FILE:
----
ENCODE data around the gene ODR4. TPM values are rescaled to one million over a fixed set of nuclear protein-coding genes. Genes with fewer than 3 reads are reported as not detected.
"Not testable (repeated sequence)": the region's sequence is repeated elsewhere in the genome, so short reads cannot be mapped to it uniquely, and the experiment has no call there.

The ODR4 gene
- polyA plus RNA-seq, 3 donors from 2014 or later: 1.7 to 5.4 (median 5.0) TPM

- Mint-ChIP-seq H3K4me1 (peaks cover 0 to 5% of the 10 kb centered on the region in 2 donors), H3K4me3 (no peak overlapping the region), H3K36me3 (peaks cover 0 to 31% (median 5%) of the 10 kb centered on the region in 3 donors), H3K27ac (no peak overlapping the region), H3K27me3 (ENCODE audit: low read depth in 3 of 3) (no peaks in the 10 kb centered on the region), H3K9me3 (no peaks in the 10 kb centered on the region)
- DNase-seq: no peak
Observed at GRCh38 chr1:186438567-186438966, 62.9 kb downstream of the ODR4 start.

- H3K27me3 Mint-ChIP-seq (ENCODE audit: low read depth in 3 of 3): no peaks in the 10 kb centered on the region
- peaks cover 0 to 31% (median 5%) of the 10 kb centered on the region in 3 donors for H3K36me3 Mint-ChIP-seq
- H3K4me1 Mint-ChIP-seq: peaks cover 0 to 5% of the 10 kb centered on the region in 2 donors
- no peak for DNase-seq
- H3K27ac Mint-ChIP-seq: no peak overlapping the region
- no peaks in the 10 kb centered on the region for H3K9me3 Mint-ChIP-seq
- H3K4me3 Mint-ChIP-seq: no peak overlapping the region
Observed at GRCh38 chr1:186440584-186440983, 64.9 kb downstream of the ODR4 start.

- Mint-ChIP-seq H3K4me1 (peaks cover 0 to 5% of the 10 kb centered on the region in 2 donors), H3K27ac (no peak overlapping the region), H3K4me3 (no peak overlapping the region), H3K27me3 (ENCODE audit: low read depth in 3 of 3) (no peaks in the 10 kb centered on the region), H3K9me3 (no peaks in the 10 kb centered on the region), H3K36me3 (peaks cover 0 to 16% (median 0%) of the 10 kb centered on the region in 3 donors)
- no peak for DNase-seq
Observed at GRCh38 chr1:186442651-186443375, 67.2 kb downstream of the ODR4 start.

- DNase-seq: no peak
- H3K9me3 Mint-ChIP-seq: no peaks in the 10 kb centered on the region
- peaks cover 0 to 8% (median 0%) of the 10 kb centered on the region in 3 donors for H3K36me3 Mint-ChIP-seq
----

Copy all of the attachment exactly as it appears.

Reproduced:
ENCODE data around the gene ODR4. TPM values are rescaled to one million over a fixed set of nuclear protein-coding genes. Genes with fewer than 3 reads are reported as not detected.
"Not testable (repeated sequence)": the region's sequence is repeated elsewhere in the genome, so short reads cannot be mapped to it uniquely, and the experiment has no call there.

The ODR4 gene
- polyA plus RNA-seq, 3 donors from 2014 or later: 1.7 to 5.4 (median 5.0) TPM

- Mint-ChIP-seq H3K4me1 (peaks cover 0 to 5% of the 10 kb centered on the region in 2 donors), H3K4me3 (no peak overlapping the region), H3K36me3 (peaks cover 0 to 31% (median 5%) of the 10 kb centered on the region in 3 donors), H3K27ac (no peak overlapping the region), H3K27me3 (ENCODE audit: low read depth in 3 of 3) (no peaks in the 10 kb centered on the region), H3K9me3 (no peaks in the 10 kb centered on the region)
- DNase-seq: no peak
Observed at GRCh38 chr1:186438567-186438966, 62.9 kb downstream of the ODR4 start.

- H3K27me3 Mint-ChIP-seq (ENCODE audit: low read depth in 3 of 3): no peaks in the 10 kb centered on the region
- peaks cover 0 to 31% (median 5%) of the 10 kb centered on the region in 3 donors for H3K36me3 Mint-ChIP-seq
- H3K4me1 Mint-ChIP-seq: peaks cover 0 to 5% of the 10 kb centered on the region in 2 donors
- no peak for DNase-seq
- H3K27ac Mint-ChIP-seq: no peak overlapping the region
- no peaks in the 10 kb centered on the region for H3K9me3 Mint-ChIP-seq
- H3K4me3 Mint-ChIP-seq: no peak overlapping the region
Observed at GRCh38 chr1:186440584-186440983, 64.9 kb downstream of the ODR4 start.

- Mint-ChIP-seq H3K4me1 (peaks cover 0 to 5% of the 10 kb centered on the region in 2 donors), H3K27ac (no peak overlapping the region), H3K4me3 (no peak overlapping the region), H3K27me3 (ENCODE audit: low read depth in 3 of 3) (no peaks in the 10 kb centered on the region), H3K9me3 (no peaks in the 10 kb centered on the region), H3K36me3 (peaks cover 0 to 16% (median 0%) of the 10 kb centered on the region in 3 donors)
- no peak for DNase-seq
Observed at GRCh38 chr1:186442651-186443375, 67.2 kb downstream of the ODR4 start.

- DNase-seq: no peak
- H3K9me3 Mint-ChIP-seq: no peaks in the 10 kb centered on the region
- peaks cover 0 to 8% (median 0%) of the 10 kb centered on the region in 3 donors for H3K36me3 Mint-ChIP-seq